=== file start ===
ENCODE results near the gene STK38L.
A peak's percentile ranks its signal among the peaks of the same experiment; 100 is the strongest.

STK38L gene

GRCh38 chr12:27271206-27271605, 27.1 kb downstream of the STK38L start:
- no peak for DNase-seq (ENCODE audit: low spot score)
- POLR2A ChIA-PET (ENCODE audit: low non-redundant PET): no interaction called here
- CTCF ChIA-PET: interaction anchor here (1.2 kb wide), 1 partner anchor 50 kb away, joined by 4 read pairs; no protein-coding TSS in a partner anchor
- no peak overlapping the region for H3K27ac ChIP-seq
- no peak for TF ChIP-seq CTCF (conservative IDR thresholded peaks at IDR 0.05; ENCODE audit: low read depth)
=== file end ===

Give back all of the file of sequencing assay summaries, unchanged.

ENCODE results near the gene STK38L.
A peak's percentile ranks its signal among the peaks of the same experiment; 100 is the strongest.

STK38L gene

GRCh38 chr12:27271206-27271605, 27.1 kb downstream of the STK38L start:
- no peak for DNase-seq (ENCODE audit: low spot score)
- POLR2A ChIA-PET (ENCODE audit: low non-redundant PET): no interaction called here
- CTCF ChIA-PET: interaction anchor here (1.2 kb wide), 1 partner anchor 50 kb away, joined by 4 read pairs; no protein-coding TSS in a partner anchor
- no peak overlapping the region for H3K27ac ChIP-seq
- no peak for TF ChIP-seq CTCF (conservative IDR thresholded peaks at IDR 0.05; ENCODE audit: low read depth)